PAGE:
MANCHESTER, England – In the last few minutes, even with the game sealed and a place in the final secured, Manchester City staff and substitutes couldn’t stand still. They were vibrating with energy. They roared at every poor challenge. They demanded action from the arbiter for every transgression. They applauded each completed passage.
As the clock ticked into added time, they got worried and agitated when Paris Saint-Germain won a free kick in sight of Ederson’s goal. They applauded when he sailed. The voice of Mark Sertori, the club’s longtime masseur, roared through the empty Etihad stadium. “No chance,” he cried. There were only 30 seconds left and PSG had to score three times.
For the rational brain, there was nothing to worry about. Two goals from Riyad Mahrez had long since put the result beyond doubt. The distant prospect of a PSG revival had entirely evaporated when Ángel Di María, his Argentine wing, kicked out to Fernandinho and was duly kicked out. City had been home and dry ever since.
But the rational brain is silent when the stakes are so high. For all that City have achieved in the past 13 years, as they rose from a makeshift weight to a preeminent force in English football, they will soon be the winners of three of the last four Premier League titles and five of the 10. last. , the Champions League has become a kind of open wound.
Like PSG, City were built, at considerable expense, to win the Champions League. Not in the sense that it is the last frontier of the game, the greatest ambition of a team. It’s because for City – this iteration of City, anyway – this contest is the ultimate goal.
This is why Pep Guardiola, the peerless trainer of his generation, was hired; that’s why the people who hired him – his former colleagues from Barcelona, Txiki Begiristain and Ferran Soriano – were hired. This is why he had the chance to bring together a team that meets each of his requests in a training center built to allow him to work in absolute serenity.
Football, of course, doesn’t work on a formula no matter how much money and expertise is spent on building it. They learned it the hard way in City.
The long Premier League slog has proven easy to master compared to the Champions League chimera. There is, as Guardiola said, “something in the stars” in this competition, and it’s hard not to agree: he has spent most of the last 10 years leading a team. powerful Bayern Munich or one of the most important Manchester City teams. exquisite shine, but this will be his first appearance in the final of this tournament since 2011.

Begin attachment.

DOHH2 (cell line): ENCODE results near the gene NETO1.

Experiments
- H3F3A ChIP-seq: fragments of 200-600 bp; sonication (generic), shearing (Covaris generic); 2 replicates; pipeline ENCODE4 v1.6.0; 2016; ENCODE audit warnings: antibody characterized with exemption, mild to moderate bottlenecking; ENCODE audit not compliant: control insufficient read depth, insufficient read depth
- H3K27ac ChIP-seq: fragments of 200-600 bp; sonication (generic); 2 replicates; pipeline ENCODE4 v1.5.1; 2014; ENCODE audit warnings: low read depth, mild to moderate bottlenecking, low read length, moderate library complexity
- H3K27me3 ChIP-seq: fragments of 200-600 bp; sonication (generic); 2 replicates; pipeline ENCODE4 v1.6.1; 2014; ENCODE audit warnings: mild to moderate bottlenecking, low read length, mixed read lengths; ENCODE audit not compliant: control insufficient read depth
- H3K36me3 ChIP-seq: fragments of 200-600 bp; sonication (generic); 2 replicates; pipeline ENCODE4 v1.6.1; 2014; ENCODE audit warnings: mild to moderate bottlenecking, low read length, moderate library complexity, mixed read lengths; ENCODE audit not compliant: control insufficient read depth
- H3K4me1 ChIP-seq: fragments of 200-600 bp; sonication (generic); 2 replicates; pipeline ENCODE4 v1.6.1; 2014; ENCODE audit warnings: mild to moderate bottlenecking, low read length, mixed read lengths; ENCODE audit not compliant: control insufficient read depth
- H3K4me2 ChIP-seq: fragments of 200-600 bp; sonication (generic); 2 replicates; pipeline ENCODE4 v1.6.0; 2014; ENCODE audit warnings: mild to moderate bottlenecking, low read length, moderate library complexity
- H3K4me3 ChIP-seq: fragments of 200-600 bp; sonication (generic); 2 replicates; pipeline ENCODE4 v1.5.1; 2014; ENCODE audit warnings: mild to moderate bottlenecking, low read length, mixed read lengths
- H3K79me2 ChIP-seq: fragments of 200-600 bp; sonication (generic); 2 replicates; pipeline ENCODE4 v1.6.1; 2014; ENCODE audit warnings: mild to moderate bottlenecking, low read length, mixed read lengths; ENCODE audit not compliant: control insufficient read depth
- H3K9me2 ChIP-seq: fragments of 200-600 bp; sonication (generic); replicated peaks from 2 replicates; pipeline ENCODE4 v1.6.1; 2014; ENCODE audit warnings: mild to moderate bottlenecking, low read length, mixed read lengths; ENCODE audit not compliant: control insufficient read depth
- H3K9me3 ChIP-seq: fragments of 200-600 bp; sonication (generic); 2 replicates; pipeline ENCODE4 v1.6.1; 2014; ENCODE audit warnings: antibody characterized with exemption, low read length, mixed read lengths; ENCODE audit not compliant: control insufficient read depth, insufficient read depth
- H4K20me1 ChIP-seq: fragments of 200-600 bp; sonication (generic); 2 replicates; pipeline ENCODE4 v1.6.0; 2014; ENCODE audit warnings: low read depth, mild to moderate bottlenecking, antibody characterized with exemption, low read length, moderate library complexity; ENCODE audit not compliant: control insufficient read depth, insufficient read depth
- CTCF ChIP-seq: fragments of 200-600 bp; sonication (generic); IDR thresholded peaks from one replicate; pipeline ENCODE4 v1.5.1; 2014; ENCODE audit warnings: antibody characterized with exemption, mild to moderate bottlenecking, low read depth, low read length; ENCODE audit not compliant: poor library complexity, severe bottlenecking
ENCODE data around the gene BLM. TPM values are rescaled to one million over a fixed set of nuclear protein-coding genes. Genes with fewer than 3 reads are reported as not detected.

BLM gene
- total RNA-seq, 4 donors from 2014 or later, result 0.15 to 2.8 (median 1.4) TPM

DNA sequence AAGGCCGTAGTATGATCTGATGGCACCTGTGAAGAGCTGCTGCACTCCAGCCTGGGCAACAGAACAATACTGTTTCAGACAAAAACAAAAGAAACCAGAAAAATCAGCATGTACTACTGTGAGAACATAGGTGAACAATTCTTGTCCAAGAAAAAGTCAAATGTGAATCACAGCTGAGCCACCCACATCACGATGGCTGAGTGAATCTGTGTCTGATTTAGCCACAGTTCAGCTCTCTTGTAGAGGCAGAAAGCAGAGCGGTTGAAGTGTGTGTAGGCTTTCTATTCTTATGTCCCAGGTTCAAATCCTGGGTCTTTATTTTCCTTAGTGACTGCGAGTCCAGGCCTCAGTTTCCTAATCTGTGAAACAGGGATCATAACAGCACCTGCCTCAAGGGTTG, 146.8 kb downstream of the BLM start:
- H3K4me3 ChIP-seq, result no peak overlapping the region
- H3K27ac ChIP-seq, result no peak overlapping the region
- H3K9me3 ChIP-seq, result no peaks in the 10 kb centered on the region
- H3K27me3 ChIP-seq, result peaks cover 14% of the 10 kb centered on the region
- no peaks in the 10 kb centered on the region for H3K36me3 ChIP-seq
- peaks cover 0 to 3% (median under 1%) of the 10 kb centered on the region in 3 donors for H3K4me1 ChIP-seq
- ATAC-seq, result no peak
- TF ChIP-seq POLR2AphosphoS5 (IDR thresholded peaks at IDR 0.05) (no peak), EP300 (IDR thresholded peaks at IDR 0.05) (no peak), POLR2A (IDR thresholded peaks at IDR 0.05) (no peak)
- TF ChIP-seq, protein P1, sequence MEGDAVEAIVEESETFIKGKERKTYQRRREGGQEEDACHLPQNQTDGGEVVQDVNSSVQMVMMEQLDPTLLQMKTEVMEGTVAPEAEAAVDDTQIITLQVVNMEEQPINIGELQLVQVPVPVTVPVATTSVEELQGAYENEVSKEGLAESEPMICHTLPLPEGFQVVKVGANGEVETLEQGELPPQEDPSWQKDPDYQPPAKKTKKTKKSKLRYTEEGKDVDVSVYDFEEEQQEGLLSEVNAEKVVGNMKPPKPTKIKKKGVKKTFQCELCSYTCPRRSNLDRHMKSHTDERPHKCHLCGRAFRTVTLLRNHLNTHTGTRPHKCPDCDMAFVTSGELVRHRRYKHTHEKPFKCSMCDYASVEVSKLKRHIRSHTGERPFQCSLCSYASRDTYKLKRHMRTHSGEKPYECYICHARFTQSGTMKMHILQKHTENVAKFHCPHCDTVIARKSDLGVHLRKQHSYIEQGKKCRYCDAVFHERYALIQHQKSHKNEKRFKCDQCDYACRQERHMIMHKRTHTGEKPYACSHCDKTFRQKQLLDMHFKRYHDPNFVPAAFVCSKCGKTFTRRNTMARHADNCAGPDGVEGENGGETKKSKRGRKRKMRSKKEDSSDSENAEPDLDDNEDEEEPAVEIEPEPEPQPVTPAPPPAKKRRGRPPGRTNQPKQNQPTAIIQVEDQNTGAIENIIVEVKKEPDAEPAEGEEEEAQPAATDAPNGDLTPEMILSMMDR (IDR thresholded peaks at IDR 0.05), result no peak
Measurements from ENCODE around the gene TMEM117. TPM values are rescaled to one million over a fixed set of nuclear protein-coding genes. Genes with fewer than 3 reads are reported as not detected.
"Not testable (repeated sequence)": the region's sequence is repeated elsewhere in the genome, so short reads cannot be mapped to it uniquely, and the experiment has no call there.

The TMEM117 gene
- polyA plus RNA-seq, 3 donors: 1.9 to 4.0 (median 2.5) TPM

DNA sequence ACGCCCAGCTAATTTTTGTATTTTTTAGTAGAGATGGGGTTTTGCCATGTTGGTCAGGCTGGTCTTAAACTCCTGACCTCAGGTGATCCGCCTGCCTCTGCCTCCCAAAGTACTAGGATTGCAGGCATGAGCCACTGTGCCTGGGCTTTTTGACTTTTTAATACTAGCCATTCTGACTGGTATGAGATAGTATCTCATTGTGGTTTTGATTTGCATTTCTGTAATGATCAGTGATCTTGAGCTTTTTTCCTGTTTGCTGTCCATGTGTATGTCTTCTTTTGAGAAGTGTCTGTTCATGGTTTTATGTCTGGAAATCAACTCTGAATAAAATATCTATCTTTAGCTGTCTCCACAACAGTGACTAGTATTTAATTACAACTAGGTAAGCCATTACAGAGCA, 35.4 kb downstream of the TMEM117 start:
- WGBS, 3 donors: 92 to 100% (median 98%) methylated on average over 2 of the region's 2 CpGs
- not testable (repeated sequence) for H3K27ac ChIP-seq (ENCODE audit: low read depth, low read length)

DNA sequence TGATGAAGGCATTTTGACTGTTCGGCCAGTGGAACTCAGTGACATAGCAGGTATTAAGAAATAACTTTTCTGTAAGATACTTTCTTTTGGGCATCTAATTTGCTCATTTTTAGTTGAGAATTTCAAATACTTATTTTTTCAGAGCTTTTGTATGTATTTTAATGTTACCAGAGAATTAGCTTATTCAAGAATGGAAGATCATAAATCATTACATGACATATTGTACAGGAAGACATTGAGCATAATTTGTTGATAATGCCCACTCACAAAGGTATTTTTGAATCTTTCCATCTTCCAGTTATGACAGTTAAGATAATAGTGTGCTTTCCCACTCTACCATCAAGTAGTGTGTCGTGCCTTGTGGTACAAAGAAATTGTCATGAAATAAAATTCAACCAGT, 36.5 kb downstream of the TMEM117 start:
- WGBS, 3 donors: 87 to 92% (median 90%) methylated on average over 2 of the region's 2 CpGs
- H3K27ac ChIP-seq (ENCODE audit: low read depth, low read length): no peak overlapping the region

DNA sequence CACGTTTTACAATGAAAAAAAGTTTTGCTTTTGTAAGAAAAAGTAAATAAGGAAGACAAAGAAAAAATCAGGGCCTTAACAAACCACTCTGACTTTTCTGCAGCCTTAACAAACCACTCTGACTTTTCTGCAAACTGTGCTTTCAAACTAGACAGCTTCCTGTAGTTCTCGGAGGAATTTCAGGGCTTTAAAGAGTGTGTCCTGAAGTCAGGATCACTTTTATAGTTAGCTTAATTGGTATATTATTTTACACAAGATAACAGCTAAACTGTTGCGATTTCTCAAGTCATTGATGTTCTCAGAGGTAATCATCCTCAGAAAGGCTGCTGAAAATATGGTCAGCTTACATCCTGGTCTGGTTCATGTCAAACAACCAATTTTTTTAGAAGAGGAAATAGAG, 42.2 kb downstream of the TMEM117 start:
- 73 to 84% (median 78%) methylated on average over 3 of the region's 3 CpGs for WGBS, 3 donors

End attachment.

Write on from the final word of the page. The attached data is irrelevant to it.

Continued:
The disappointments were startling in their variety, convincing in their unpredictability. Under Guardiola, City were caught in the cold by a young and unannounced Monaco, then destroyed by a booming and starving Liverpool. He was heartbroken by Tottenham and his brain exhausted by Lyon.
And now, after a decade of trying, it’s shattered that ceiling. What this game means for football is a question that – for whatever City and PSG fans will want to say about it – the sport needs to keep thinking.
After all, it involved two teams backed by the unfettered wealth of the Gulf states competing for a spot in football’s most glamorous and exclusive club competition. it should not be controversial to suggest that the motives for their current primacy are not purely sporting.
This may have been the first time they’ve come together on such a big stage, but the simple economics at stake – especially in the aftermath of the pandemic – suggest it won’t be the last. They’ve spent their money differently, PSG on individuals and City on the larger squad, but they’ve spent it in sums few, if any, of their rivals can match.
But while geopolitics, morality and the wider ramifications matter, they don’t matter – not at the moment – to the players and staff who have been tasked with transporting Manchester City to where they want to be. . It’s not the story they’re a part of, not for them.
Instead, theirs is a story of personal ambition, childhood dreams and job satisfaction, to see decades of dedication rewarded not with a lucrative contract or high-level transfer, but with so much luck. expected to reach what is, in almost every sense of the word, the peak of their career.
This is why, a few minutes before the end, Kevin De Bruyne trooped out of the field, his face flushed and his body heaving, and collapsed on a chair. He, almost alone, didn’t spend the last few minutes bellowing, barking, screaming and berating: There was not a drop of energy left in his body.
He had spent everything to chase away PSG defenders as they tried to force their way out of Manchester City’s relentless and lupine press, and return to stifle danger on the rare occasions Neymar threatened to push his way through . He seemed, at one point, to lose his temper a bit, reacting to provocations from PSG, unable to resist the temptation to meet fire with fire. He had already been warned; he may have been fired for his own benefit.
When the final whistle sounded, he walked cautiously toward the pitch, legs heavy. His teammates kissed in front of him. Guardiola’s coaching staff had arranged online to greet each player as they left the pitch. Rúben Dias was shirtless in the freezing cold of what is theoretically spring in Manchester, screaming at whoever he could find.
Manchester City waited more than a decade for this: the culmination of a project, the realization of a plan. Guardiola waited 10 years to return to the final of the competition he cherishes, for one, more than any other. His players, however, have waited much longer. They’ve waited their whole lives, in fact, for this one-off shot. And that’s what it meant at the time.